Adenosine to inosine (A-to-I) RNA editing is a highly conserved regulatory process carried out by adenosine-deaminases (ADARs) on double-stranded RNA (dsRNAs). Although a considerable fraction of the transcriptome is edited, the function of most editing sites is unknown. Previous studies indicate changes in A-to-I RNA editing frequencies following exposure to several stress types. However, the overall effect of stress on the expression of ADAR targets is not fully understood. Here, we performed high-throughput RNA sequencing of wild-type and ADAR mutant Caenorhabditis elegans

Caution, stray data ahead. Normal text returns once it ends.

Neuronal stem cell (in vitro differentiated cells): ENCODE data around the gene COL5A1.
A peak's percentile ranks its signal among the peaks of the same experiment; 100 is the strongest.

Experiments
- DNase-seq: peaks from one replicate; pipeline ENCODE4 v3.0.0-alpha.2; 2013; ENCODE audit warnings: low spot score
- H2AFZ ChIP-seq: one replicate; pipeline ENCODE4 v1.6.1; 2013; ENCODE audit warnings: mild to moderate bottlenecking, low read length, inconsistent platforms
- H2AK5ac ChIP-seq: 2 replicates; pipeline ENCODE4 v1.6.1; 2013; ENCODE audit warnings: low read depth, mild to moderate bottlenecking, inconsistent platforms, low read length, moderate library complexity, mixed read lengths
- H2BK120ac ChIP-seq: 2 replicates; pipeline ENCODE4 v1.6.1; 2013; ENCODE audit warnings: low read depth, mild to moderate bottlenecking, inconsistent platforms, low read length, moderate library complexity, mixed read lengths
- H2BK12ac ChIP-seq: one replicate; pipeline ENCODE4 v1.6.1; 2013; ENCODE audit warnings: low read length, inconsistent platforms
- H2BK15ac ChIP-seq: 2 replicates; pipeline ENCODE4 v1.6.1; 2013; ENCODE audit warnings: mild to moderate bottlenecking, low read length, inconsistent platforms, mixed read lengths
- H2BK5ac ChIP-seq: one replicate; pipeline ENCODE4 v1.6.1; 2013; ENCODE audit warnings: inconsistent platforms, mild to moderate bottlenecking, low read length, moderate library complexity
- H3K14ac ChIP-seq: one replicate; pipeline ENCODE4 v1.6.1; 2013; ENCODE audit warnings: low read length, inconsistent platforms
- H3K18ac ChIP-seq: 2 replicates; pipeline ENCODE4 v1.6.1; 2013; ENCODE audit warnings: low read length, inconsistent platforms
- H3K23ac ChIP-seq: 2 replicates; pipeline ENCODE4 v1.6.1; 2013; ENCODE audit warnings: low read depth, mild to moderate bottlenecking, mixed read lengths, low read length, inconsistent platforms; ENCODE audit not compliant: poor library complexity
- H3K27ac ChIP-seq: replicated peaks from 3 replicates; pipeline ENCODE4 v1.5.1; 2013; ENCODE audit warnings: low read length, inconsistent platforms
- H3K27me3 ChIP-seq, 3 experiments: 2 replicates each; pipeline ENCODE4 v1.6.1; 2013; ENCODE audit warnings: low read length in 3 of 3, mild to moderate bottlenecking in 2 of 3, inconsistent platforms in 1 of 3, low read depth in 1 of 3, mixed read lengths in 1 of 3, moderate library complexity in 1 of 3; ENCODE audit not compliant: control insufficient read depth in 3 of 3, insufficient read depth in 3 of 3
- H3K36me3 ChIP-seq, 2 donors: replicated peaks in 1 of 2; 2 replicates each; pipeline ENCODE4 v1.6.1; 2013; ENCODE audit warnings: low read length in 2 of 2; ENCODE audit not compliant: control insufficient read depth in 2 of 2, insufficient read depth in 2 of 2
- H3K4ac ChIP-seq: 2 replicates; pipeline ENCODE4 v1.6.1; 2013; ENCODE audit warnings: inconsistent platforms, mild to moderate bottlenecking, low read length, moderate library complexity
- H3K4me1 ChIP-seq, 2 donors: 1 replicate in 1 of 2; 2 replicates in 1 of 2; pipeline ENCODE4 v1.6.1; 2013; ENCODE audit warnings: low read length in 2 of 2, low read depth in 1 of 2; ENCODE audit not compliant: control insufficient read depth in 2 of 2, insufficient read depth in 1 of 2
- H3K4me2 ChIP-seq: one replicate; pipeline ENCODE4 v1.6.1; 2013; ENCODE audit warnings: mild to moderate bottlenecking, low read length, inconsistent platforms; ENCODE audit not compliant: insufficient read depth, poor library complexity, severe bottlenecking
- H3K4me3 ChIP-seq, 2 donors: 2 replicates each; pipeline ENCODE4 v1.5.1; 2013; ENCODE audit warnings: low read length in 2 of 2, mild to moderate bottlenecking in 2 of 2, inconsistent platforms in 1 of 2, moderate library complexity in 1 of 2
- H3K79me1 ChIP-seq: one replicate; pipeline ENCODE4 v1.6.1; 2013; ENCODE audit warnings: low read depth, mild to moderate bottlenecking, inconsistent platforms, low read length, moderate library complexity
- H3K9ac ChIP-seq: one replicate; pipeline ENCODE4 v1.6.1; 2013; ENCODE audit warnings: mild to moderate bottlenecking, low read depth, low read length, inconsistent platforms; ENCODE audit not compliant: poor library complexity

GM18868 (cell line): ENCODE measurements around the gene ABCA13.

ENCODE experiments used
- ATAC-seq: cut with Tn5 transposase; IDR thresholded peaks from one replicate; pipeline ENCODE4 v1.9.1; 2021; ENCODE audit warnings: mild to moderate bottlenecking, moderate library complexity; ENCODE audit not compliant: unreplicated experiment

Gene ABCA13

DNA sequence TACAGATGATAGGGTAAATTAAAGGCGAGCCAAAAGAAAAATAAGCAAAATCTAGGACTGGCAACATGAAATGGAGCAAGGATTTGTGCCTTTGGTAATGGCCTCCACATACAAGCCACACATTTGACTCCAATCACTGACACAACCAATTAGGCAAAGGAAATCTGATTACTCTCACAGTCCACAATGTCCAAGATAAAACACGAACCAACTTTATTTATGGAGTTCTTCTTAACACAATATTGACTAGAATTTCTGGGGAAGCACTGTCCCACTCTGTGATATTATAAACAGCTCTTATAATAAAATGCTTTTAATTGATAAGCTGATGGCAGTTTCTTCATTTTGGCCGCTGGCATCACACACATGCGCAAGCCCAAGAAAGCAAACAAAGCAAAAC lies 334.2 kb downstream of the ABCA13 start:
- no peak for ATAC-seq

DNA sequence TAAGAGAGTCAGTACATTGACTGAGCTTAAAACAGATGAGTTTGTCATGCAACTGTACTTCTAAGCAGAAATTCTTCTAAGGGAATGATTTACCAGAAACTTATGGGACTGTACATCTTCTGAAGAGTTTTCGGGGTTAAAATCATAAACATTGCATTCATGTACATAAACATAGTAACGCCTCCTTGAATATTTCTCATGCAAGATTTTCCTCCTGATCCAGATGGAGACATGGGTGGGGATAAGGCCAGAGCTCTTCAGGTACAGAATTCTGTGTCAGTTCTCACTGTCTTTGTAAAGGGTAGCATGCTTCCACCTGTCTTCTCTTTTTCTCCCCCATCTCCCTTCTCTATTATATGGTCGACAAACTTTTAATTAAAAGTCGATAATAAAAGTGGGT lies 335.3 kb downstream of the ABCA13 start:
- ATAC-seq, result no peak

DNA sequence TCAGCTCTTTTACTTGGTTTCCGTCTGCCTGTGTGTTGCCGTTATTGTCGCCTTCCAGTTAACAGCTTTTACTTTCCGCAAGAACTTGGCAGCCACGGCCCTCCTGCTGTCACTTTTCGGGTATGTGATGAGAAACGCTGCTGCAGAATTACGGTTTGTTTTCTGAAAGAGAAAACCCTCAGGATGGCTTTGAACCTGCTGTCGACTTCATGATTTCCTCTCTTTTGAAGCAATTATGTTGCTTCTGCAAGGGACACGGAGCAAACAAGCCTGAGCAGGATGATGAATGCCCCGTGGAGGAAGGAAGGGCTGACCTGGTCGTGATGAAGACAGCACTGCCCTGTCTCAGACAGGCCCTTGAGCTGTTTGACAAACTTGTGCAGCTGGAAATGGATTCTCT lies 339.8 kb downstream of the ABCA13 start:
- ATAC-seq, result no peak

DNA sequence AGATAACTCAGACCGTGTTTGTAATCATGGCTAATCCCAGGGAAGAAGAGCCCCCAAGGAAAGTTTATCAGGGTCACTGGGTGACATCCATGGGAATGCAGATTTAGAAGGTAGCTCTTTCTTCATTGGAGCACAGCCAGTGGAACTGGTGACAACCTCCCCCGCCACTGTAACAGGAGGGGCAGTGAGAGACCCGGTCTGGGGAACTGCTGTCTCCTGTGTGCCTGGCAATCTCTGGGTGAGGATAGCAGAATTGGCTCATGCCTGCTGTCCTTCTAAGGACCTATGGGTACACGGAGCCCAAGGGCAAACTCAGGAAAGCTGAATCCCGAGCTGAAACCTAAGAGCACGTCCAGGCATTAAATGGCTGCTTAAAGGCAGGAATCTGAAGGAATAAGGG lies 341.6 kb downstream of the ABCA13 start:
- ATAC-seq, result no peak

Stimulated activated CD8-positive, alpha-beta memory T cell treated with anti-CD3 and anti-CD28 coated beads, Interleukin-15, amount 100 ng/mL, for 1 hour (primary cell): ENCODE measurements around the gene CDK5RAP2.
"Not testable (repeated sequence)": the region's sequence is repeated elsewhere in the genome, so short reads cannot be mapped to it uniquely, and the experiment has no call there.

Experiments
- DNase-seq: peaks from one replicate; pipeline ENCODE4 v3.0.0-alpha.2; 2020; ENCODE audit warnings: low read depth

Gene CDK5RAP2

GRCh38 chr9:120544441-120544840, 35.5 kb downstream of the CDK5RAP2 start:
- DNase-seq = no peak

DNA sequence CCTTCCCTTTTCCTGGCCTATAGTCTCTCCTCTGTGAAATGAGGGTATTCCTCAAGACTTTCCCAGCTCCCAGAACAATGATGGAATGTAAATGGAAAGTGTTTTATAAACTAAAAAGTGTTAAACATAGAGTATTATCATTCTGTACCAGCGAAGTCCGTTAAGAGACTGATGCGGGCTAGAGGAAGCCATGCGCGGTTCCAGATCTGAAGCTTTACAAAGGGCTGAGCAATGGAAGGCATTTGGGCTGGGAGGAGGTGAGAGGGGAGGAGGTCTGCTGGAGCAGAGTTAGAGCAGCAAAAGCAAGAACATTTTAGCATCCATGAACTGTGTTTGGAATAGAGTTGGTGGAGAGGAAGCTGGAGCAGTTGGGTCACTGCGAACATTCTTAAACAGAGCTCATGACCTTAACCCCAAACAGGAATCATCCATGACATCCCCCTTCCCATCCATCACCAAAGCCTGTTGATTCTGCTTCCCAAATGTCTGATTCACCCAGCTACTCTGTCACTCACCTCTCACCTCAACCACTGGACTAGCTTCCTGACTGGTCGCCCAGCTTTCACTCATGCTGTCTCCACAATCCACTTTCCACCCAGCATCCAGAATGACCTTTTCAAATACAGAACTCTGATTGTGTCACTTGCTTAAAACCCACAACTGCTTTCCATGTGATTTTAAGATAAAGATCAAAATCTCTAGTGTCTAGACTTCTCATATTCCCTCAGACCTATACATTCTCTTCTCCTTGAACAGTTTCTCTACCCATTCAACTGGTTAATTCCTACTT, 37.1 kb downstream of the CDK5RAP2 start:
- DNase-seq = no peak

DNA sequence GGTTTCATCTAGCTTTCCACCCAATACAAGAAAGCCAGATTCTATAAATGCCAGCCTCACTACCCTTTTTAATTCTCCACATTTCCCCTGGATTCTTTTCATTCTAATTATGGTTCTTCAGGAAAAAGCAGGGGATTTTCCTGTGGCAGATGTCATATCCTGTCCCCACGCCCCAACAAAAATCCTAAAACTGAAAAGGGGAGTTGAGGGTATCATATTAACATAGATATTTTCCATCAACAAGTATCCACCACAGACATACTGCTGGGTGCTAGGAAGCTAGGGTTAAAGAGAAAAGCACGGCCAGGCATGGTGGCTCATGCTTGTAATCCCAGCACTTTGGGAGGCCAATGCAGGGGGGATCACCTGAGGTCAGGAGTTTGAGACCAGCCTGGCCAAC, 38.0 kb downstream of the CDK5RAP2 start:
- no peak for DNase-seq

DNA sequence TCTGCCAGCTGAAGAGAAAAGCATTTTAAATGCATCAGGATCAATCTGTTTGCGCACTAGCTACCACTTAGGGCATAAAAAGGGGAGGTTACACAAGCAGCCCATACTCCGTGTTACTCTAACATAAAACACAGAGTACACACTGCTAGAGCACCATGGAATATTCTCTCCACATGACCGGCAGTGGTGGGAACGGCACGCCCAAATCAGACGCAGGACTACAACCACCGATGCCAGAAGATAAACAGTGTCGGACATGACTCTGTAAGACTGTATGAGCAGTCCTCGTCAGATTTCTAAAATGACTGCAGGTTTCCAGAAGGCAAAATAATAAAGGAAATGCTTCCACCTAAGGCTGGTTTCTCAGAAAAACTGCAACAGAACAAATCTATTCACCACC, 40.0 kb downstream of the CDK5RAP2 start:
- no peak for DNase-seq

worms after heat-shock to analyze the effect of heat-shock stress on the expression pattern of genes. We found that ADAR regulation following heat-shock does not directly involve heat-shock related genes. Our analysis also revealed that long non-coding RNAs (lncRNAs) and pseudogenes, which have a tendency for secondary RNA structures, are enriched among upregulated genes following heat-shock in ADAR mutant worms. The same group of genes is downregulated in ADAR mutant worms under permissive conditions, which is likely, considering that A-to-I editing protects endogenous dsRNA from RNA-interference (RNAi). Therefore, temperature increases may destabilize dsRNA structures and protect them from RNAi degradation, despite the lack of ADAR function. These findings shed new light on the dynamics of gene expression under heat-shock in relation to ADAR function.
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